If enacted, California would become the first state to prohibit these cruel products. Help us make history and urge your assemblymember to support AB 1788.
Thank you to Raptors Are The Solution, for the heads up!


Sunday, March 10, 2019

Creative Solutions: From Coal Miners to Bee Keepers

I'm thinking of running for POTUS.
So I could have a platform to make sure more of us knew about these creative solutions, like retraining out of work coalminers to become beekeepers. The way I see it, "we the people" should be running this country. The only way that is going to happen is by electing someone who knows how to listen.
Normally, a potential candidate would ask for money at this point.
Instead, I ask that you donate to this organization.
If you want to have some fun with me, use the hashtag #Tamburo2020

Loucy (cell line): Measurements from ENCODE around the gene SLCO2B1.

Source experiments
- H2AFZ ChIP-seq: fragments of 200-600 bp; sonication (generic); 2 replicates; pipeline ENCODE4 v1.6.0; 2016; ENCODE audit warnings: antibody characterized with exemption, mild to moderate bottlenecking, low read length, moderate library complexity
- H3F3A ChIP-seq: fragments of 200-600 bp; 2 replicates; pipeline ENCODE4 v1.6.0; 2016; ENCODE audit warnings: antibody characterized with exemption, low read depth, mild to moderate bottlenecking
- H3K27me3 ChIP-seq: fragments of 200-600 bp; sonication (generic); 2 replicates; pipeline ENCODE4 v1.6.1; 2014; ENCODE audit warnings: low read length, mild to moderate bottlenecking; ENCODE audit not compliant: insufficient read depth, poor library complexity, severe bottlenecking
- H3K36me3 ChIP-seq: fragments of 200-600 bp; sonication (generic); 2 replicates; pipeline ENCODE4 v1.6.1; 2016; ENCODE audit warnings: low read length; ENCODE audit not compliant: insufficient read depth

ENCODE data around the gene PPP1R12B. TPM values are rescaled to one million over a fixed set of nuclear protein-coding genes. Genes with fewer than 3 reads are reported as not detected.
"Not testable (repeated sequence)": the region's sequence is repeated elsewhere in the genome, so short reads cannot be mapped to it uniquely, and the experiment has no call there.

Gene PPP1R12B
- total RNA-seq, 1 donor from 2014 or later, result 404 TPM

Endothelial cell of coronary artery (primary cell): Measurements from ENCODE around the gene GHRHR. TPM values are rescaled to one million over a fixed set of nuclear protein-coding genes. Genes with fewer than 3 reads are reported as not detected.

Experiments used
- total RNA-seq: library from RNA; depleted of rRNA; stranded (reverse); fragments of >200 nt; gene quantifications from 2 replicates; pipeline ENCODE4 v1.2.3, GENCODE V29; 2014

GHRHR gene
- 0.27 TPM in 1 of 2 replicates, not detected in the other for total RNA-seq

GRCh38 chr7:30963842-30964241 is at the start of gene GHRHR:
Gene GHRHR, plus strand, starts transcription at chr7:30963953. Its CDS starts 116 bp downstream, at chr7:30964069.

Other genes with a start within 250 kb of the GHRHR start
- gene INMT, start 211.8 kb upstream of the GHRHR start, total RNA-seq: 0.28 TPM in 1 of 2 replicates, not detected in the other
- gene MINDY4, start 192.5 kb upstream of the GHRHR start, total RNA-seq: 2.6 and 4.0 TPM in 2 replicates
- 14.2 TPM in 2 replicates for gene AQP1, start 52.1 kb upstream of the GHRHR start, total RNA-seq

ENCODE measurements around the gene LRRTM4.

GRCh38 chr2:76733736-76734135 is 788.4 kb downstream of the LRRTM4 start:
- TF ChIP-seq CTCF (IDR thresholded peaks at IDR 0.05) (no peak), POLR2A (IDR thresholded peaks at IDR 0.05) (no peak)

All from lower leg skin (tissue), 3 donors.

Monday, August 20, 2018

No on AB84

We don't post a lot of these 'Call Right Now' updates, but are making an exception for No on #AB84. It's a bad bill that seeks to cure problems of too much dark money in politics by increasing the amount of dark money in politics! It would undercut the role of volunteers elected to the state Democratic and Republican parties and would make the Legislature more beholden to moneyed interests.  Please contact your State Senator today to urge them to oppose AB84. If you're not sure who your State Senator is, you can text 'AB84' to 97779 and get a message helping you to make the call. You can also visit

Wednesday, June 20, 2018

MARIN HORIZON SCHOOL CAMPUS PLANS / Mill Valley School District Design Review Update

A new planner has been assigned to the Marin Horizon School project.

Mill Valley School District Design Review (P1799)


Main Component of the Project

Institutional/Educational/Public Facility